Carpet beetle

Carpet Beetles

Carpet beetles (Anthrenus spp.)

Carpet Beetles are common and important household pests of fabrics and stored food products. These insects can eat most everything of plant and animal origin including: woolen rugs and clothing, silk clothing, wool carpeting, felts, skins, furs, feathers, upholstered furniture, wool blankets, leather, and dried meats, beans, peas, corn, wheat, rice and many other seeds and seed products. These insects also occur outdoors where they feed in and under dead animals and in the nests of birds, wasps and bees. The larvae or grubs are small, reddish brown and hairy. Larvae develop in dark, undisturbed locations and under normal conditions require about a year to complete their life cycle. Larvae are responsible for all of the feeding damage. Adults emerge in the spring and feed largely on nectar and pollen. Adults commonly congregate at windows in homes.

Carpet beetles are difficult to control because many times it is difficult to locate the origin of the infestation. The best way to combat carpet beetles is to prevent them from becoming established in the home. Rooms should be cleaned often enough to prevent the accumulation of lint, hair and other carpet beetle food materials. These insects are known to build up their numbers in the edges of wall-to-wall carpet; and in wool carpets under heavy furniture that is rarely moved; and in heating system ducts. Another source of carpet beetles is wall voids (the area inside walls between studs) where dead insects accumulate. Abandoned nests of birds, rodents, wasps and bees that are in or near the house may also harbor carpet beetle.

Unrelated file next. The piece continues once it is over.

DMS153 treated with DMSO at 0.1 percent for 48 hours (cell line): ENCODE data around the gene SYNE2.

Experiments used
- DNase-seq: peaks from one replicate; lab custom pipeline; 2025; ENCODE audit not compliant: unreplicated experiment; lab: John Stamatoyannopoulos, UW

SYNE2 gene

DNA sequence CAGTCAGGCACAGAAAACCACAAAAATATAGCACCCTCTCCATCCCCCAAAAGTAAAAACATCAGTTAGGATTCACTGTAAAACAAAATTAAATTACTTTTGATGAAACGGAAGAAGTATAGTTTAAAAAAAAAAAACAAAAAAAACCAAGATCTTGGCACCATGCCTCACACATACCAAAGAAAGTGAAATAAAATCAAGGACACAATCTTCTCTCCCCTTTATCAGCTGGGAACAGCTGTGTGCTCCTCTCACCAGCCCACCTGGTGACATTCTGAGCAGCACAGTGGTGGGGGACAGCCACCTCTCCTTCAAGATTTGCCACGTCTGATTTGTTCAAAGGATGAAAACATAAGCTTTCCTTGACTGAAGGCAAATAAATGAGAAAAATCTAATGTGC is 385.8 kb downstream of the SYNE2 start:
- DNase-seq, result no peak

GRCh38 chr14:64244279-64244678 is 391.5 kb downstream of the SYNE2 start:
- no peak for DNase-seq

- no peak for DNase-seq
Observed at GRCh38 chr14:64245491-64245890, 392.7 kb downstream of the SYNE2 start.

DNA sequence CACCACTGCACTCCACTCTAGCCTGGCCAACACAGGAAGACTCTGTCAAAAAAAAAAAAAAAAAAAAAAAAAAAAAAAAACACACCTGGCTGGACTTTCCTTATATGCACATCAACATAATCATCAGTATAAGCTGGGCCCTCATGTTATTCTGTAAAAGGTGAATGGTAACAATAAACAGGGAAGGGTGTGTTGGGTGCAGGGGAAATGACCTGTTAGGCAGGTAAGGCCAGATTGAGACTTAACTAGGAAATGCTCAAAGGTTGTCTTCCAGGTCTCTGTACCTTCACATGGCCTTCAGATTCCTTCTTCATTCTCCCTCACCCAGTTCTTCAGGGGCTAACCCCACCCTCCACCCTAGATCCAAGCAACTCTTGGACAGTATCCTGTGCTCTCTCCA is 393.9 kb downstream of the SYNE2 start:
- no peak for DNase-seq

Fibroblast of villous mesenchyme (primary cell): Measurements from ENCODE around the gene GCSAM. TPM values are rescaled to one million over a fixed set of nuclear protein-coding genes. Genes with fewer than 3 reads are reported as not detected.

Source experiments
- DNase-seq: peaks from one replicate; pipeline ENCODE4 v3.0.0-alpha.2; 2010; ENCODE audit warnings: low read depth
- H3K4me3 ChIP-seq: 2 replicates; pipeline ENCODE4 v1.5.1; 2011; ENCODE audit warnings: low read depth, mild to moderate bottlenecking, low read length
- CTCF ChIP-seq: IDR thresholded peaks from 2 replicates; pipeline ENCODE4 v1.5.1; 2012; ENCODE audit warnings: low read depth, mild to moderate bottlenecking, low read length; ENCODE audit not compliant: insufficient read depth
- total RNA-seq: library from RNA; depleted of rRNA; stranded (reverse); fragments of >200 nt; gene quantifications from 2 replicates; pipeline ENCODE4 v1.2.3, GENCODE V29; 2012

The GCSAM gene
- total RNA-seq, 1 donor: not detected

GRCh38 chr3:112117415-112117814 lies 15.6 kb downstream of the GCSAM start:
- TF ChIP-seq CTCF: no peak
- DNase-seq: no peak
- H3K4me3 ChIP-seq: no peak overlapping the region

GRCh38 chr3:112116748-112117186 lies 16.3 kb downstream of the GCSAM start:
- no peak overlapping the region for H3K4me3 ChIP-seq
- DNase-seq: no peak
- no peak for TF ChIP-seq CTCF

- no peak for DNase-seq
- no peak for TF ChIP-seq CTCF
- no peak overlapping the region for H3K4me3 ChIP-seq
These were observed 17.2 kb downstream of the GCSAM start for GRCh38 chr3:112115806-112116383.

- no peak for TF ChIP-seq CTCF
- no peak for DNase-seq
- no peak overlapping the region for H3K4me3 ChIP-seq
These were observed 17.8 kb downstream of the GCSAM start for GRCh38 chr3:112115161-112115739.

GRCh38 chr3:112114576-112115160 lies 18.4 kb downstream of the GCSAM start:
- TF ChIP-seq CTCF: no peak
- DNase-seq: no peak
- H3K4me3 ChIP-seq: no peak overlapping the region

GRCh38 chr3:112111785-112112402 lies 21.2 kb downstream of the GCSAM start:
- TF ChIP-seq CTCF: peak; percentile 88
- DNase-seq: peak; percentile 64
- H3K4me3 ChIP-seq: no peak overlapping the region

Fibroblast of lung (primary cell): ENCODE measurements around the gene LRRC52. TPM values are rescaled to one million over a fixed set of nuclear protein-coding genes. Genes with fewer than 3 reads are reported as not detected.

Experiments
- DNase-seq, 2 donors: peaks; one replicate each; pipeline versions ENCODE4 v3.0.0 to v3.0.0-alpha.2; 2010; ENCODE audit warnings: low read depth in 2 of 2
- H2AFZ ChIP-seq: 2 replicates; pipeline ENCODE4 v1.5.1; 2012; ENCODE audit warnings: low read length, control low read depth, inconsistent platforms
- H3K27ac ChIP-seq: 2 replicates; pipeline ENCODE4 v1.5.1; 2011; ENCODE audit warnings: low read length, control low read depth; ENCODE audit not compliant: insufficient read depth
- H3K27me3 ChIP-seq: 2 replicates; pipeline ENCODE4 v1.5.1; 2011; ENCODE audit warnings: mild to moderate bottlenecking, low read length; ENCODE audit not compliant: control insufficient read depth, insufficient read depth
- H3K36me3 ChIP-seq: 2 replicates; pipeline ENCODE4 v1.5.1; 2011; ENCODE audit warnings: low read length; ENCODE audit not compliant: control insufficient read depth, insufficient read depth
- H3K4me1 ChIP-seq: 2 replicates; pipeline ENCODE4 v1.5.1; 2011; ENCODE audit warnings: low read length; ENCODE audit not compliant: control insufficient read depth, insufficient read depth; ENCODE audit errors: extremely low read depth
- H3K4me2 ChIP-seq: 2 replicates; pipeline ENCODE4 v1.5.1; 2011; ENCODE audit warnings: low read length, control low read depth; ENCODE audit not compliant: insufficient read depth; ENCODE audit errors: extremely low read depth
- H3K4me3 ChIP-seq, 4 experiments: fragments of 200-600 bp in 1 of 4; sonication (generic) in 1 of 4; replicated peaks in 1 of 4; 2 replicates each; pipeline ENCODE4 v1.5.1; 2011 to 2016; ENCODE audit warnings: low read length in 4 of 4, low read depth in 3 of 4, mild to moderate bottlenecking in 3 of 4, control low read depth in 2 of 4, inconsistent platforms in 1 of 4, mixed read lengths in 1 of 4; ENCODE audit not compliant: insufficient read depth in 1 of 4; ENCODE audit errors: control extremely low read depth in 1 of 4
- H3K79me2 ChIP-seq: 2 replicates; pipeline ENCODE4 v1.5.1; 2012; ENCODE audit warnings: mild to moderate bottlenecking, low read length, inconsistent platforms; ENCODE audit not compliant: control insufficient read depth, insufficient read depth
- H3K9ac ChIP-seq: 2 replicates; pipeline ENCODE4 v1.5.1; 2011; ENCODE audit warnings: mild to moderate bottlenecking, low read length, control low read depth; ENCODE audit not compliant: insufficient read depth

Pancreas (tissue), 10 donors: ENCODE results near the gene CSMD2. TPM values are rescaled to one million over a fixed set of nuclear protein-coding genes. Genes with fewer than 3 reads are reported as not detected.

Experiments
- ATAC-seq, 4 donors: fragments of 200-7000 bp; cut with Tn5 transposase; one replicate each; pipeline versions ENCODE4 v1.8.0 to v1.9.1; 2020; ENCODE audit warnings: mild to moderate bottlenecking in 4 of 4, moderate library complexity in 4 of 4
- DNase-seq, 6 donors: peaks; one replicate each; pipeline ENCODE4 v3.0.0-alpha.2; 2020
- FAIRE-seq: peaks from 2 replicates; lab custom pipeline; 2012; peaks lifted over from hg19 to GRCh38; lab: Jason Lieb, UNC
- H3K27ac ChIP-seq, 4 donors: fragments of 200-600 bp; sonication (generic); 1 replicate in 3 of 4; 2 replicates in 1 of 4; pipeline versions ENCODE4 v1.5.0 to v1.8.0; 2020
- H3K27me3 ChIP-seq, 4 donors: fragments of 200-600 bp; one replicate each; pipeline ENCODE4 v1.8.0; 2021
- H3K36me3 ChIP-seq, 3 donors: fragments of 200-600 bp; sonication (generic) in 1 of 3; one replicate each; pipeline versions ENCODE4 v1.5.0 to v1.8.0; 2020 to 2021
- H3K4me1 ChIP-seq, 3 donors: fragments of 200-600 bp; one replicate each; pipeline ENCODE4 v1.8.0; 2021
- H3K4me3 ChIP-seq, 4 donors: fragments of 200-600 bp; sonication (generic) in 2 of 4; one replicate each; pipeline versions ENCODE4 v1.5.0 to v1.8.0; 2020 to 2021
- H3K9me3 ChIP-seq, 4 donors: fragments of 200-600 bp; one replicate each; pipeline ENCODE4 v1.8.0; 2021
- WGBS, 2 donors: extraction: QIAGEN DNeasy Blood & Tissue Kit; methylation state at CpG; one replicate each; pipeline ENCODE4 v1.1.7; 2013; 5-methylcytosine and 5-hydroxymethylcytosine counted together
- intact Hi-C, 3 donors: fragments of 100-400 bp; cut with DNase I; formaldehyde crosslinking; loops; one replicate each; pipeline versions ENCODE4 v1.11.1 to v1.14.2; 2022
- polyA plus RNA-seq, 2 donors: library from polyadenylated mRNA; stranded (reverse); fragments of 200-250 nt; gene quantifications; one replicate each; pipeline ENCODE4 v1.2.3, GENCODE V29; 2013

Woolens that have been in storage and undisturbed for over a year should be checked for damage and signs of insects. Dry cleaning or laundering woolens in hot, soapy water will kill carpet beetles. Place cleaned woolens in an insect-free chest or in plastic bags. Do not place mothballs with clothes placed in plastic bags as they may “melt” the plastic and ruin the clothes stored there. Persistent insecticides registered for use inside homes such as Bayer Advanced Home, can be applied in storage areas, edges of carpeting, baseboards, cracks and crevices. Great care should be taken when using this poison in the home. Be sure to read and follow all the instructions and safety precautions found on the pesticide label before using any pesticide.

Adult Black Carpet Beetle
Adult Carpet black beetle (Anthrenus spp.)
Carpet Beetle Larvae
Carpet beetle (Anthrenus spp.) Larva

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